Heeding the Call: Qualities Of A Justice Maker
A Tapestry of Faith Program for Youth Jr. High Ages 12-15
Heeding the Call is a social justice curriculum that not only explores linked oppressions in our society, but also encourages participants towards personal growth in values that counteract the marginalization of others. Workshops on empathy, courage, abundance, joy, and other qualities ask participants to recognize how these standards can be tools for justice. Additionally, the program includes more concrete tools, such as suggestions on how to be a good ally and tips on the language of conflict resolution. True stories of courage, sacrifice and collaboration, role-plays, games, and a program-long justice project will feed youth’s rising realization that as people of faith we are all called to love justice—not just with our words, but also with our deeds.
About the Author
Nicole Bowmer has been the Religious Education Assistant at First Unitarian Church in Portland, Oregon since 2006. As a writer, editor and outreach coordinator, her involvement with grassroots environmental and social justice projects has included work in Iraq as well as numerous waterway conservation and protection efforts in the Pacific Northwest and New England.
She is the author of Bless This House, a collection of photographs and stories from three adjoining mobile home communities that were shut down in 2007. The book is now a resource for non-profit organizations working to preserve affordable housing options in Oregon.
Jodi Tharan, M.Ed. is presently studying for the Master of Divinity at Starr King School for the Ministry, where she will be a Starr King Teaching Fellow in Spring 2011. In 2009, Jodi received the Marjorie Bowens-Wheatley Grant from the UUWF. This grant afforded her the time to be on the Worship Committee at Starr King. She has designed curricula for First Five of California & Seneca Center—agencies that serve immigrants, foster children and strengthen early childhood education. Jodi is an observant Jew and a candidate for UU religious leadership.
I would like to thank Reverend Leslie Takahashi Morris and Reverend Clyde Grubbs for helping her understand linked oppressions in deeper ways and Reverend David Sammons, Reverend Kurt Kuhwald and Reverend David Pettee for shining the light on Unitarian Universalist ministry. I also would like to thank Jessica York, and the entire Tapestry of Faith staff for living UU values in the intricacies of working for the greater good. As ever, everything I do is for my precious children: and all the children and youth of the world. - j.t.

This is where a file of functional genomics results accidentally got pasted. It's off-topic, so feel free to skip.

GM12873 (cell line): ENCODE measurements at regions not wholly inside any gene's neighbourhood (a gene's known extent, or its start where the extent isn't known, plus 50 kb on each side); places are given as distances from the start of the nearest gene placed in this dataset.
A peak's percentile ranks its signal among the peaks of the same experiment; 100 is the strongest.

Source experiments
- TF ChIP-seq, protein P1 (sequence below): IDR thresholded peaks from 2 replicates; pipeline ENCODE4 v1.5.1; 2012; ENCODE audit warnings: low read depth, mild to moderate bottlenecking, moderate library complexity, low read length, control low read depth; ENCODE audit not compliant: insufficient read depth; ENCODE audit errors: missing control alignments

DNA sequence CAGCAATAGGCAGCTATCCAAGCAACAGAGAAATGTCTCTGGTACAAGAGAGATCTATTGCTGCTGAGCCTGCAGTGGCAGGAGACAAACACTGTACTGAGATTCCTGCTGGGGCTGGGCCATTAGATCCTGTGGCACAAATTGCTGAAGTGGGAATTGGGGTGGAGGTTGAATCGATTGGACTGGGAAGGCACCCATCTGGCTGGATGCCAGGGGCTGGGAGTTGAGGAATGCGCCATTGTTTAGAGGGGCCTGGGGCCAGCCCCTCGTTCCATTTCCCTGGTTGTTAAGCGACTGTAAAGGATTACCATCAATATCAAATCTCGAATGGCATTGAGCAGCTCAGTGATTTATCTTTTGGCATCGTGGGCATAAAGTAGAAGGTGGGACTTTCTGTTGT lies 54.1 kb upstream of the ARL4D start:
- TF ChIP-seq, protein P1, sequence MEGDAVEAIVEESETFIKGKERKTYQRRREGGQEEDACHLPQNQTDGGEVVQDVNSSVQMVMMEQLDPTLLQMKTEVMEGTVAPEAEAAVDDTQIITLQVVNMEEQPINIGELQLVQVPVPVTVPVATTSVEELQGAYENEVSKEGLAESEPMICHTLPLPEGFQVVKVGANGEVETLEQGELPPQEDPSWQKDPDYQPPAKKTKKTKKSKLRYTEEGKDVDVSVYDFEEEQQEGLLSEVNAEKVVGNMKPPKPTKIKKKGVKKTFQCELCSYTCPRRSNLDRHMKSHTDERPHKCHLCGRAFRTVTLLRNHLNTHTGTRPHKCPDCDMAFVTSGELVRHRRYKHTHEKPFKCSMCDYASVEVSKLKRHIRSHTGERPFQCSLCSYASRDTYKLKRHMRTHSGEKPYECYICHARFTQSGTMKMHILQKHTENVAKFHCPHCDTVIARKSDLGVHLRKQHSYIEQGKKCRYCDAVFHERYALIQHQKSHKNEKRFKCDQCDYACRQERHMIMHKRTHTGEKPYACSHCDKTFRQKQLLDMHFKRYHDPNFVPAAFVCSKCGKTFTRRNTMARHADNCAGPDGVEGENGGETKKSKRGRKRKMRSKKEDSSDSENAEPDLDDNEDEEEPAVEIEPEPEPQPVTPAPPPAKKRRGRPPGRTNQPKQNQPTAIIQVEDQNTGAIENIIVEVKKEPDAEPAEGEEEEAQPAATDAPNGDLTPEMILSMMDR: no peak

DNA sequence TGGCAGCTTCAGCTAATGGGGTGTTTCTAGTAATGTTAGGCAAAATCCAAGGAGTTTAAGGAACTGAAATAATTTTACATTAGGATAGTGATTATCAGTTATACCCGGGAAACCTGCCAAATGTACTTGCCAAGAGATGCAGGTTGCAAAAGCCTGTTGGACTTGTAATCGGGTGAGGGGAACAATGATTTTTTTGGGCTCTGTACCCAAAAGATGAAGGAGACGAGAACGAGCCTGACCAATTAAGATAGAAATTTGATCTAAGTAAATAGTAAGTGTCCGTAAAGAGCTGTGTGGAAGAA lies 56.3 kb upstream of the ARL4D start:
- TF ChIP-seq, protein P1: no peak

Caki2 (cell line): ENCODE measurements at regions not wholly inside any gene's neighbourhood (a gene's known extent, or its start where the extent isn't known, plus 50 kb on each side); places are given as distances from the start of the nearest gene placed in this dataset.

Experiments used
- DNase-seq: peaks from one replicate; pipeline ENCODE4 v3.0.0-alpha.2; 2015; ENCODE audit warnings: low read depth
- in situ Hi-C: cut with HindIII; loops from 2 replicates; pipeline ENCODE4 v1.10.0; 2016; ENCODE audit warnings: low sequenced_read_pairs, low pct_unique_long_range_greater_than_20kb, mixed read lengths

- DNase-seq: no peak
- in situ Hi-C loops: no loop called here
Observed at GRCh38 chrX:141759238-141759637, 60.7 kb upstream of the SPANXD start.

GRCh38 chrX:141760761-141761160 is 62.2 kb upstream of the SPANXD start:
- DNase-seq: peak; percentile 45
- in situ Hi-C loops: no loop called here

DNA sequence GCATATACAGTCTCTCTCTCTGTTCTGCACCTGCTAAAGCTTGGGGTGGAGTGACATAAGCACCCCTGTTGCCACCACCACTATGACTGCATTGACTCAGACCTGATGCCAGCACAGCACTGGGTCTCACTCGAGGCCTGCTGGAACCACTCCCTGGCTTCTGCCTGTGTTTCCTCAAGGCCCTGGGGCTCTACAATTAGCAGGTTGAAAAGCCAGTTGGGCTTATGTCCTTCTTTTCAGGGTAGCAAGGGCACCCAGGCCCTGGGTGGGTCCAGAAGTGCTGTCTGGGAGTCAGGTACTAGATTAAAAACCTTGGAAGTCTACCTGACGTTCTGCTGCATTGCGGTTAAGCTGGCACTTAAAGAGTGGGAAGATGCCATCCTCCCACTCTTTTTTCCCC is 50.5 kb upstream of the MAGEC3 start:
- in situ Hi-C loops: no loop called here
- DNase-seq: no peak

Thanks to Cathy Cartwright for her encouragement, support and humor. Many thanks to Jessica York for her patience, diligence, and humor. To my mom, Susan Bowmer, for being an extraordinary role model of compassion, laughter, and love. And to those facing the complexities of living lives of justice, with speeches that roar and statements that whisper, with deeds found in the headlines and those erased from the fine print, my gratitude and appreciation for making this program possible. Carry on. - n.b.
The very least you can do in your life is to figure out what you hope for. And the most you can do is live inside that hope. Not admire it from a distance but live right in it, under its roof. — Barbara Kingsolver, author
As Unitarian Universalists, we are called not to admire justice from a distance but to live right in it, under its roof. This series of workshops offers a unique opportunity to engage youth in the critical work of developing skills as Unitarian Universalists committed to social justice. The workshops encourage youth to reflect on their own lives while also making connections to the lives lived by others. This both/and approach increases youth's self-awareness while also developing leadership skills. The stories offer real-life examples of people facing the complexities of living lives of justice. It is under this roof that the youth become Justice Makers. Justice does not come into being automatically. Individuals must work together, learn together, listen together, laugh together, and heed the call together.